The Christmas Stories series has long been a holiday staple for me. Each year I wait with anticipation which minor character from the author’s other Victorian mystery series will get their turn to do a spot of detection over the Christmas holidays. Knowing that A Christmas Message was to be a jaunt with Lady Vespasia and her new husband Victor Narraway made this story hold some extra charm for me.
The story begins with Vespasia and Victor stopped over in Joppa on their journey to Jerusalem with the holiday trip being Victor’s gift to Vespasia. They are a winter romance and only married for two years now, but along this journey, they are learning each other in ways that they hadn’t know before. With their destination as Jerusalem for Christmas, Vespasia can’t help but wonder about Victor’s religious beliefs and also analyzes her own thoughts.
Another guest of their lodgings is murdered, but before his death, he managed to slip a final written request and a mysterious message written in a foreign language to Victor. They are requested to deliver the message to the House of Bread on the Via Dolorossa on Christmas Eve. The danger inherent in delivering a murdered man’s message does not prevent them both from determining that they wish to fulfill the request. Their journey up to Jerusalem is fraught with mishap and threat, but also with the growing realization that their journey is spiritual and not just physical.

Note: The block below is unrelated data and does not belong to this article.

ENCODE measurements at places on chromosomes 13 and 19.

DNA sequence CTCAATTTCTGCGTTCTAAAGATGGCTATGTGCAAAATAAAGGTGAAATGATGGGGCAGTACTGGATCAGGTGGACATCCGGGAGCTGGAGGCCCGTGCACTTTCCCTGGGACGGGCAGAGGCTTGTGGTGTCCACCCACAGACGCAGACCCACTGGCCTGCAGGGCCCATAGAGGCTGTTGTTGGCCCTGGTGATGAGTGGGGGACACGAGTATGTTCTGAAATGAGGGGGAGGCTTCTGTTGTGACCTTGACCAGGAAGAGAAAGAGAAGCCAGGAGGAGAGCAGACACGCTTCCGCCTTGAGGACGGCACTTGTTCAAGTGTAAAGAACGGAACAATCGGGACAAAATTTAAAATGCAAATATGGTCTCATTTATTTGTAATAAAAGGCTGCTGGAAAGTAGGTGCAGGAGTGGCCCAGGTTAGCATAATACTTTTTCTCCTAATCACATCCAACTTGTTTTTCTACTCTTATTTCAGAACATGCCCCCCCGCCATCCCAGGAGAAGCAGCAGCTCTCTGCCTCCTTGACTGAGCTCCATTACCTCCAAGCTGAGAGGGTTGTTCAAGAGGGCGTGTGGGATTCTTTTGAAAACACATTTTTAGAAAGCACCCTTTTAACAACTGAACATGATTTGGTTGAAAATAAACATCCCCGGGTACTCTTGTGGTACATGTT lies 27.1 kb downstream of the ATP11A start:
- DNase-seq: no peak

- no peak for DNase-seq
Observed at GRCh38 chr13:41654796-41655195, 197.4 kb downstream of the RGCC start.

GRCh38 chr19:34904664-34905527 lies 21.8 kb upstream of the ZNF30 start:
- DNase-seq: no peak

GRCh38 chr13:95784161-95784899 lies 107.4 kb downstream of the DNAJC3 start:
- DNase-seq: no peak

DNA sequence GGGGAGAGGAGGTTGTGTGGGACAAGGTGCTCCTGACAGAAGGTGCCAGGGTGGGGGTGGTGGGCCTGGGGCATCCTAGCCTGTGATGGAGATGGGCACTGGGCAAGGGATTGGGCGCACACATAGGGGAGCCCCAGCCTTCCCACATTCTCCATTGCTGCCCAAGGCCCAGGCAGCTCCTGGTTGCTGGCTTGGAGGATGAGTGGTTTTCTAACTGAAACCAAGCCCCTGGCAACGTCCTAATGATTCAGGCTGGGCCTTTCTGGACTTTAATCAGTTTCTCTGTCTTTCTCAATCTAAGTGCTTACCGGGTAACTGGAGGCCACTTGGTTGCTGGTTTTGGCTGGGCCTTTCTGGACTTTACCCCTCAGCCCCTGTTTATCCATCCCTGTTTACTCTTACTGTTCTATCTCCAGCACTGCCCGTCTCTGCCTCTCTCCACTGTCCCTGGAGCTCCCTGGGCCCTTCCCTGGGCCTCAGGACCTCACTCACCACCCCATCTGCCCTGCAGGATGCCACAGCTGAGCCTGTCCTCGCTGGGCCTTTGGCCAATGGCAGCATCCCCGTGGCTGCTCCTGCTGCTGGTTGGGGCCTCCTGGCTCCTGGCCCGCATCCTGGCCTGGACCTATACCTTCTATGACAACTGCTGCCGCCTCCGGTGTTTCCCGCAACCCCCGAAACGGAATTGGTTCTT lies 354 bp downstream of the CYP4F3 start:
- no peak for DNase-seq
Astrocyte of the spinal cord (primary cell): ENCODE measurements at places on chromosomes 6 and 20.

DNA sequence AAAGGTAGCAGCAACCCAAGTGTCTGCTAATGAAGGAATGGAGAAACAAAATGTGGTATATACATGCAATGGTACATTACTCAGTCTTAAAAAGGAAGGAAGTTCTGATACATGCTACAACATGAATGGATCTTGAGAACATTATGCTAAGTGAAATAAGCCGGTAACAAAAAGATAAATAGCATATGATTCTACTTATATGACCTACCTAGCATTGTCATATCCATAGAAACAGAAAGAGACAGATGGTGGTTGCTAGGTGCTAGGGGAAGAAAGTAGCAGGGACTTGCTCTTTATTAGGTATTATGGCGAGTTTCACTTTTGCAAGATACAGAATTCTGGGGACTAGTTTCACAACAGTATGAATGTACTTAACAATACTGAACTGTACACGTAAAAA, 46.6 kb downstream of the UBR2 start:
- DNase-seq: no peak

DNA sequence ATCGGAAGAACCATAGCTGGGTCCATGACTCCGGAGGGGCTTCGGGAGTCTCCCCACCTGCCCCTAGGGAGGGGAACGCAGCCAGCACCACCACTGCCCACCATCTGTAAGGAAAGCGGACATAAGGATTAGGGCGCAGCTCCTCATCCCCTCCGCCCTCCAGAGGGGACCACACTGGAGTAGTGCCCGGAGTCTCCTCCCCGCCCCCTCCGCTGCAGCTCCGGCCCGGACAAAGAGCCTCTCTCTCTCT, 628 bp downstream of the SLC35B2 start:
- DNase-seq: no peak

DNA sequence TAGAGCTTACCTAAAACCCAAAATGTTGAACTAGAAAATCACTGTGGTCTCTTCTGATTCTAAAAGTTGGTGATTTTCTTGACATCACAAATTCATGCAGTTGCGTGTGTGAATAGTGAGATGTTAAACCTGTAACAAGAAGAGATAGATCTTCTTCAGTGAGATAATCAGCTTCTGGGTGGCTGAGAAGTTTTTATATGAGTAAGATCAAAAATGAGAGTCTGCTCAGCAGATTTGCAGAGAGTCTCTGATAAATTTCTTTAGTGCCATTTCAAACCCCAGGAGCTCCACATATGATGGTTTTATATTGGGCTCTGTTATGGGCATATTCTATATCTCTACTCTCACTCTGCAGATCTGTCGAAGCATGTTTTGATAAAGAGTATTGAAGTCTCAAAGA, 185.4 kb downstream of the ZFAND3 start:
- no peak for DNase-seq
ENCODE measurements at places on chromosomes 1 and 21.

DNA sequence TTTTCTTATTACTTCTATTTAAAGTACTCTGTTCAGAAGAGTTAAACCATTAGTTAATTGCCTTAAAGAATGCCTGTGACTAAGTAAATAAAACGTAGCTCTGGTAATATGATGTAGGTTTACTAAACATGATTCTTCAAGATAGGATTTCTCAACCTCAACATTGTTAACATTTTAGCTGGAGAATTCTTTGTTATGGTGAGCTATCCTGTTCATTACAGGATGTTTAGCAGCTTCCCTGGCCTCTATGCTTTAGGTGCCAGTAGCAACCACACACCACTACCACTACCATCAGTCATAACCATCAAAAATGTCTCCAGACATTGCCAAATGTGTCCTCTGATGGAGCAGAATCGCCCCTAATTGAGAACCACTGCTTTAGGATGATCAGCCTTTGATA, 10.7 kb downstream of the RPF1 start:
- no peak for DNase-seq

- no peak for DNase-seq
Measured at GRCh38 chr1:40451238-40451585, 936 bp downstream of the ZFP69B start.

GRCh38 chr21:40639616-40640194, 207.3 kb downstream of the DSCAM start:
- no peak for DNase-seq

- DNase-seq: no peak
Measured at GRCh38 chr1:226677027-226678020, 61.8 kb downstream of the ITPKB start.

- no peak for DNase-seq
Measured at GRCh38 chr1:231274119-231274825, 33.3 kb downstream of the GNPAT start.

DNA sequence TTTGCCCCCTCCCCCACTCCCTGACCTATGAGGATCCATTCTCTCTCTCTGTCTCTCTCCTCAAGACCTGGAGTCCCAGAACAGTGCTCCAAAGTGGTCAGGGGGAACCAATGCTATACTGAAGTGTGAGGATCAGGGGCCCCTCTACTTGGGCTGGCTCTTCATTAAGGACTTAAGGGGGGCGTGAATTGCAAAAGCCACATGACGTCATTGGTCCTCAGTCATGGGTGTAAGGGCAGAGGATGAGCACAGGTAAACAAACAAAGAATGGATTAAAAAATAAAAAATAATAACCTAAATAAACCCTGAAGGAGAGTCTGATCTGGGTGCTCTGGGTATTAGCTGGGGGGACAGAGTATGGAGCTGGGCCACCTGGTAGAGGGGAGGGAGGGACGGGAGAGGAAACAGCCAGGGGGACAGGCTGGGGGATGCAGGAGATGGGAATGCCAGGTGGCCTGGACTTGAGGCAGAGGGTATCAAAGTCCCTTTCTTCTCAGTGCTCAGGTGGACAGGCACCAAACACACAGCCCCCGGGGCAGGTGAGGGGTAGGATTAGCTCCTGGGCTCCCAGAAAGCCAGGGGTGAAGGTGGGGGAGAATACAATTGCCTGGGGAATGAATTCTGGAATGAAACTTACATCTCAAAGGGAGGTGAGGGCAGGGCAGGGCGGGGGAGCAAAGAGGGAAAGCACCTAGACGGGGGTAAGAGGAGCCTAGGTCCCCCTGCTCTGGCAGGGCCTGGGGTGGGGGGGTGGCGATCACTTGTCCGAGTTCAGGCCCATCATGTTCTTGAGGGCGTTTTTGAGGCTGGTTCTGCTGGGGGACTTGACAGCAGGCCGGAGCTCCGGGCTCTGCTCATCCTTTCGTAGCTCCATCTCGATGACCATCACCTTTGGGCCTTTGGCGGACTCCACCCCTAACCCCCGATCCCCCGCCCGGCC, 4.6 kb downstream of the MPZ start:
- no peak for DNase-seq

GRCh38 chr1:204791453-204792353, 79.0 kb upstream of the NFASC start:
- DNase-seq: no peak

Alright, I am of two minds about this book. While I was glad to have this time with Vespasia and Victor and witness their tender love, mutual respect, and closeness, I was also bewildered about what I got in this story. I don’t mind stories that are infused with religious thought and theory, but I do mind when it’s not in a book or series known for being inspirational fiction. It felt like a bait and switch somewhat.
I also found that ending abrupt, confusing, and dissatisfying. It just stops after the big scene and doesn’t offer a denouement that will close out the story properly. I mean the danger is over and they got some answers, but there is no wrap-up.
So, this was more a philosophical and religious story with a side of suspense and character development. If you can adjust to that, then you’ll do alright since it was a decent story with a pair of favorite characters from the Thomas and Charlotte Pitt series.
I received this book from Net Galley in exchange for an honest review.
I was first introduced to Anne Perry’s books during the Christmas of 1989 when I opened a gift from my parents and beheld a new to me historical mystery set during Victorian times. I started reading that night and didn’t stop until the wee hours. I was enchanted. So, no surprise, a few days later, I was at the bookstore in town piling up on the back list of the Thomas and Charlotte Pitt series. See, my folks got me the ninth book in the series (reading out of order must run in the family). I have been reading her books ever since.
Share with me about a book you got for Christmas that ended up leading you to a new favorite author or series.
Latest posts by Sophia Rose (see all)
- Review: Hope At Christmas by Nancy Naigle - November 19, 2017
- Review: A Strange Scottish Shore by Juliana Gray - November 16, 2017
- Review: Twisted Truths by Rebecca Zanetti - November 14, 2017
- Review: Cress by Marissa Meyer - November 12, 2017
- Review: Educating Dr. Mayfield by Rebecca Heflin - November 10, 2017